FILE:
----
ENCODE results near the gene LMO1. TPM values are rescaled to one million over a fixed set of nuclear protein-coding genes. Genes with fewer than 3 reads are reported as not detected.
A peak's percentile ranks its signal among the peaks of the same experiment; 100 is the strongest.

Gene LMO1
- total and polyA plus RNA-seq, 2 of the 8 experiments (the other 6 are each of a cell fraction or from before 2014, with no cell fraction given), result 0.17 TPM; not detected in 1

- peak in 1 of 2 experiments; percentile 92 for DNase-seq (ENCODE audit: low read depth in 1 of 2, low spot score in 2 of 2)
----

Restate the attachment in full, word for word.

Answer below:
ENCODE results near the gene LMO1. TPM values are rescaled to one million over a fixed set of nuclear protein-coding genes. Genes with fewer than 3 reads are reported as not detected.
A peak's percentile ranks its signal among the peaks of the same experiment; 100 is the strongest.

Gene LMO1
- total and polyA plus RNA-seq, 2 of the 8 experiments (the other 6 are each of a cell fraction or from before 2014, with no cell fraction given), result 0.17 TPM; not detected in 1

- peak in 1 of 2 experiments; percentile 92 for DNase-seq (ENCODE audit: low read depth in 1 of 2, low spot score in 2 of 2)